Abstract

Post-transplant peripheral T cell apoptosis is an important (but ill-defined) contributor to the delay in T cell recovery after an allogeneic bone marrow transplantation (BMT). Using murine bone marrow transplantation (BMT) models to analyze post-transplant peripheral T cell apoptosis, we found that donor BM-derived T cells had a higher percentage of apoptotic cells, with decreased BCL-2 levels in young (3-month old) and old (20-month old) recipients of T cell-depleted (TCD) and T cell-repleted allogeneic BMT. Allogeneic recipients of donor BM deficient of Fas, BAX and TRAIL, or with overexpression of BCL-2 and AKT showed no decrease in donor-derived apoptotic T cells, suggesting that these molecules are not directly responsible for post-transplant peripheral T cell apoptosis. However, we noted that both CD4+ and CD8+ Memory T cells (CD44high) exhibited increased apoptosis when compared to naive T cells post-BMT and therefore used RAG-2-eGFP transgenic mice to study whether T cell maturation affects peripheral T cell apoptosis. We found increased numbers of apoptotic cells in mature (eGFPlow) T cells compared to non-divided (eGFPhigh) recent thymic emigrants in RAG-2-eGFP transgenic mice and in recipients of RAG-2-eGFP transgenic (Tg) BM. Interestingly, most of the apoptotic T cells were of eGFPlowCD44high memory phenotype in both CD4+ and CD8+ T cells, while eGFPlowCD44low naive T cells showed no sign of enhanced apoptosis. Moreover, we found similar increased levels of apoptosis of homeostatically proliferating T cells (CD44high-memory-like cells) in recipients of lineage-depleted allogeneic RAG2-eGFP Tg BM or B6 BM. We then tested the effects of homeostatic T cell proliferation on peripheral T cell apoptosis in recipients of syngeneic CFSE-labeled T cells and found again increased levels of apoptosis in the fast proliferating populations of both CD4+ and CD8+ T cells. These cells expressed high levels of CD44 but down-regulated CD62L on their surface and in contrast to allogeneic proliferation exhibited low levels of CD25 expression and high level of IL-7Rα expression (75%). In addition, BCL-2 expression was down-regulated in the fast-proliferating cell population in both CD4+ and CD8+ T cells.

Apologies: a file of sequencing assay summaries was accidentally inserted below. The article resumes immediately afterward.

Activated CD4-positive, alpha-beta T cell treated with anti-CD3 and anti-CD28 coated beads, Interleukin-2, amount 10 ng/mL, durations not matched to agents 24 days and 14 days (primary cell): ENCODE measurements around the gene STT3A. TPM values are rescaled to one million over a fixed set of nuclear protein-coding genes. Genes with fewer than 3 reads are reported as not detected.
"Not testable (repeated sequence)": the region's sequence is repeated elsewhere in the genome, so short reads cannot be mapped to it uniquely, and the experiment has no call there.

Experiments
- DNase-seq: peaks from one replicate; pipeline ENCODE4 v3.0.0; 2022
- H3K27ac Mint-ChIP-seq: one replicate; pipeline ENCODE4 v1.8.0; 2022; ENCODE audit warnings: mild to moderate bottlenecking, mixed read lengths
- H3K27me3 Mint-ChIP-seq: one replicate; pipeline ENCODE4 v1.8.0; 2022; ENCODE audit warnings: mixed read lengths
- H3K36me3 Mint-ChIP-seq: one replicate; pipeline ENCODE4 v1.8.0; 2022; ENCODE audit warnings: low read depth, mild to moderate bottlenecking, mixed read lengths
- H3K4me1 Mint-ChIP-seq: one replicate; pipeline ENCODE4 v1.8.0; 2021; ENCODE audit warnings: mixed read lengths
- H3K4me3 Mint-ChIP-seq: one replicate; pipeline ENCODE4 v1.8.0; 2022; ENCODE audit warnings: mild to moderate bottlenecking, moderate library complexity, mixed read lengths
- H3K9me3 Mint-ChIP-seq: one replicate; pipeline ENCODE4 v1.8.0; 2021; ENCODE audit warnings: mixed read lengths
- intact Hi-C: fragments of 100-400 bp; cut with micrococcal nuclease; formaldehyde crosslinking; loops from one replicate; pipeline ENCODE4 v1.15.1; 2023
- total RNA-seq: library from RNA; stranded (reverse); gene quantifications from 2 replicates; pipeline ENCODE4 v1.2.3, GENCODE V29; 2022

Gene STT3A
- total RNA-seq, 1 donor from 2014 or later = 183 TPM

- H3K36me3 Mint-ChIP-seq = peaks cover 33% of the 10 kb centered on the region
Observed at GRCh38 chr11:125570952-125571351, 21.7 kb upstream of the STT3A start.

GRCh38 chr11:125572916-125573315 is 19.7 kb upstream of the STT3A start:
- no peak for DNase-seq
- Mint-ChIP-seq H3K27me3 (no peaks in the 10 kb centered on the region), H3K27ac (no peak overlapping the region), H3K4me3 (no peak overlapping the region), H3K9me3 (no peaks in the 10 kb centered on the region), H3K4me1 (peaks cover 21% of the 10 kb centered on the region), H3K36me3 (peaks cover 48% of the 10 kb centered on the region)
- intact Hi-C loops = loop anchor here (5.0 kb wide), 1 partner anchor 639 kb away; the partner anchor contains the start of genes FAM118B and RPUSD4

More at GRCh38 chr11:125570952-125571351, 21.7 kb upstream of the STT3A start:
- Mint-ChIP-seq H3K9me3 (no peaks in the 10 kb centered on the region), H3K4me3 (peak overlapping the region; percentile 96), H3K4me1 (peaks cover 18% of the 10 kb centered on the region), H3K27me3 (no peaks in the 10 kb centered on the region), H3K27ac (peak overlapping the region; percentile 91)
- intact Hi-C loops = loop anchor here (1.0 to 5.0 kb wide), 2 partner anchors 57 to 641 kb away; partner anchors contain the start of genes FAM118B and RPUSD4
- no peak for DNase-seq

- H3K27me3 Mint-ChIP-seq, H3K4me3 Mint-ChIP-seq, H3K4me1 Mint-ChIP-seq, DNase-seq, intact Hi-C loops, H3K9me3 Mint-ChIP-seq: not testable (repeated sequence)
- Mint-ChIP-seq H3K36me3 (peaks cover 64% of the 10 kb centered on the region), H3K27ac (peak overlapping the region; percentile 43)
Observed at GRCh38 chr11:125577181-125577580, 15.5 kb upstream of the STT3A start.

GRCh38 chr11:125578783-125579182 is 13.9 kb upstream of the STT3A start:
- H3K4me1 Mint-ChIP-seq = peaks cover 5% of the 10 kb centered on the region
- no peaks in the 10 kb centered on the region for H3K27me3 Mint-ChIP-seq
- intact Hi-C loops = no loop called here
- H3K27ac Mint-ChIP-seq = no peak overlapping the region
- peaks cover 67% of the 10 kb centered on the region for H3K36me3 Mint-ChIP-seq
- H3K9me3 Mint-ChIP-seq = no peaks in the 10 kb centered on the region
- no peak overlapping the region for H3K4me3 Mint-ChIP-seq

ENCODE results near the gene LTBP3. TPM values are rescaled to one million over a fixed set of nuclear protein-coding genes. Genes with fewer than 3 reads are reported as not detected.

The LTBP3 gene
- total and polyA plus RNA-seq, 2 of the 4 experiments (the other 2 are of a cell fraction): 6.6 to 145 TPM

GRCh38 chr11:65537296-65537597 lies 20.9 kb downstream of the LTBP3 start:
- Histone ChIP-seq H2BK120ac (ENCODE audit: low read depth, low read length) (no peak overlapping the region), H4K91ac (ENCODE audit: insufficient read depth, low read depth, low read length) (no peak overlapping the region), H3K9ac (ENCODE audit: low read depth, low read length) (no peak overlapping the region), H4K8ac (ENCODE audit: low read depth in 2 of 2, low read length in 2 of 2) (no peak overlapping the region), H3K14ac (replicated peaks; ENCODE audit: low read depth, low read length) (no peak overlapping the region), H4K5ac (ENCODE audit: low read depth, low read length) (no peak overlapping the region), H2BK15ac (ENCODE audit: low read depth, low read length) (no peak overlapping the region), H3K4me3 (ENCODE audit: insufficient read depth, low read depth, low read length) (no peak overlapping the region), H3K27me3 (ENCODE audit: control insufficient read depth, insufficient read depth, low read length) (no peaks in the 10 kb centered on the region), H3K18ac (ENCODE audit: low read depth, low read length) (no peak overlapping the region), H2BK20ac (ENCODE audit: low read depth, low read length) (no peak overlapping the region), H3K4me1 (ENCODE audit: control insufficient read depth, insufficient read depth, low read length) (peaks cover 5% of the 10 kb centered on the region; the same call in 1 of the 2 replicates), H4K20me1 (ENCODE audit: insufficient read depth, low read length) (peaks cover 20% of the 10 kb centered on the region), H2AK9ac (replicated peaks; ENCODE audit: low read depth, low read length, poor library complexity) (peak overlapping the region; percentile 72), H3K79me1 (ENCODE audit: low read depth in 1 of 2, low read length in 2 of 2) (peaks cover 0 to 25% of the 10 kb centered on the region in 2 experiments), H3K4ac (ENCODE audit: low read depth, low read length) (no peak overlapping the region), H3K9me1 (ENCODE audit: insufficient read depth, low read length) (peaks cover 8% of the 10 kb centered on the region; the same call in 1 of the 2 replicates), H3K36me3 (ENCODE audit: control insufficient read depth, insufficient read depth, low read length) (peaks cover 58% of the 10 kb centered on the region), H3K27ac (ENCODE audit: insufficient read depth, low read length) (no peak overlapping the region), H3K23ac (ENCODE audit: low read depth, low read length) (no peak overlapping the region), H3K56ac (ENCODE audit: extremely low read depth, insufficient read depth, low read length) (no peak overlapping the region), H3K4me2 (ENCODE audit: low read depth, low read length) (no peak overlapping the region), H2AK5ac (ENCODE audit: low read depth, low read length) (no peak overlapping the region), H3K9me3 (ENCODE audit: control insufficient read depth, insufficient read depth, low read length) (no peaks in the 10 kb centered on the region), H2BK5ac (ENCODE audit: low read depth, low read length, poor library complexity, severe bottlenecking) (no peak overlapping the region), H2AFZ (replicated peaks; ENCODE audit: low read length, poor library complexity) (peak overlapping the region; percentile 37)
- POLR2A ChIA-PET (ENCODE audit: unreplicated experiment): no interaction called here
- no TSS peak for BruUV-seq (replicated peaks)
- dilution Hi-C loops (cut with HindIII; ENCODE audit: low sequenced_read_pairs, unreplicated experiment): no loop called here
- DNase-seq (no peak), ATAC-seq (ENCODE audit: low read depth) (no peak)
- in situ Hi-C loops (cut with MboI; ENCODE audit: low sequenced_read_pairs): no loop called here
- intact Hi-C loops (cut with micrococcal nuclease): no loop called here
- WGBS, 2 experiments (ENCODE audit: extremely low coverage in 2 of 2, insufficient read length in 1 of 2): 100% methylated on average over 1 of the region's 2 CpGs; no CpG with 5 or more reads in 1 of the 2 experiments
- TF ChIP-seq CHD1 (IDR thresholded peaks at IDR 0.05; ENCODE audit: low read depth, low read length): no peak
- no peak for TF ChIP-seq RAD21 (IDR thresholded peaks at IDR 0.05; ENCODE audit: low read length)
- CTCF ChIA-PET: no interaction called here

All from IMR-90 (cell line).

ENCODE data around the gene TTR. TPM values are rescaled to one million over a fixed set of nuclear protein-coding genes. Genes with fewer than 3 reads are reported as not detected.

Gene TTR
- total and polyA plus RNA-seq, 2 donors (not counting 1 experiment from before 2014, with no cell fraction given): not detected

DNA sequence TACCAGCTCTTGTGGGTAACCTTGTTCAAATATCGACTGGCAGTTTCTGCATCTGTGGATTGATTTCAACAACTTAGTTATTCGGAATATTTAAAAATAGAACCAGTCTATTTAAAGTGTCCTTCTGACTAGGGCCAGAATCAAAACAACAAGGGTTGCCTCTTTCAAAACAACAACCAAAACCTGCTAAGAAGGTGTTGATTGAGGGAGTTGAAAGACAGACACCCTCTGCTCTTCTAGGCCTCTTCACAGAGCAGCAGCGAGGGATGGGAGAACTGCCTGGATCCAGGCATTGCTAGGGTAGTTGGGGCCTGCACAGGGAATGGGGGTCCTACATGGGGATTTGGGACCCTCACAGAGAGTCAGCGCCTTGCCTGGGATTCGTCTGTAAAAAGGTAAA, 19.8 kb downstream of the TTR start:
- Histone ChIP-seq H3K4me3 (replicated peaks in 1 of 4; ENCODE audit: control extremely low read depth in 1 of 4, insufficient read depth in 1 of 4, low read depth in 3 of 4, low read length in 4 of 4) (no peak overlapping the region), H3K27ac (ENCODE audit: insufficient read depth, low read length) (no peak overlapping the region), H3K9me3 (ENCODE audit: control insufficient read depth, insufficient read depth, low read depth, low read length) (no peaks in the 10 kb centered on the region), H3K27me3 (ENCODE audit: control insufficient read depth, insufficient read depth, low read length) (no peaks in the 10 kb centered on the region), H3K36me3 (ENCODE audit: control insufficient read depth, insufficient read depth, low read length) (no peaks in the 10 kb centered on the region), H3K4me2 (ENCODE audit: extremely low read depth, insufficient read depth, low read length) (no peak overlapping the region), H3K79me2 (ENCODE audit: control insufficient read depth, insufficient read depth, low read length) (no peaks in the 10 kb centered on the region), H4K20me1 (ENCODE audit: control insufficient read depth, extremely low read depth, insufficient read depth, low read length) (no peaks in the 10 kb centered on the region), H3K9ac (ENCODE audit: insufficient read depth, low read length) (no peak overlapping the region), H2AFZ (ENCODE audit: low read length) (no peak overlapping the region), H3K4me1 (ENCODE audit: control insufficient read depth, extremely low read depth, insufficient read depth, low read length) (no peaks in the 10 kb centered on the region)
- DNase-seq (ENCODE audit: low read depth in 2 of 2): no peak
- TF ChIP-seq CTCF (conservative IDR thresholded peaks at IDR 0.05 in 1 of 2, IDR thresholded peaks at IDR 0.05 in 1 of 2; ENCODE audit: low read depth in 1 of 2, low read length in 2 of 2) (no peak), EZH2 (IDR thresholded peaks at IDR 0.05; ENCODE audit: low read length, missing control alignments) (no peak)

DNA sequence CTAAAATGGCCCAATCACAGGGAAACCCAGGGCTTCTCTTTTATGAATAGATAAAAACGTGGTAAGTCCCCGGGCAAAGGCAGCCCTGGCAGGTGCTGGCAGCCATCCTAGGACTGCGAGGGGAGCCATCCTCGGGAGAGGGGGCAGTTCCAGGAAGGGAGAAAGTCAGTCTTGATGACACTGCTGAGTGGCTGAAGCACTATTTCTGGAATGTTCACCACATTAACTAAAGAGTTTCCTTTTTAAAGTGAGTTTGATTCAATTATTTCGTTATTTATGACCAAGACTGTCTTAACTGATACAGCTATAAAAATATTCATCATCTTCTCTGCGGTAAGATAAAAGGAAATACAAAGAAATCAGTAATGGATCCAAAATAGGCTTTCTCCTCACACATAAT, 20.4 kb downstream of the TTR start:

We conclude that newly generated donor BM-derived T cells have increased peripheral T cell apoptosis, which is associated with homeostatic proliferation and does not involve Fas, BAX, TRAIL, and AKT. This mechanism of peripheral T cell apoptosis, which has not been recognized previously, plays a significant role in post-transplant T cell deficiency and represents a promising target for novel strategies to overcome post-transplant immune deficiency in BMT recipients.

Disclosure: No relevant conflicts of interest to declare.

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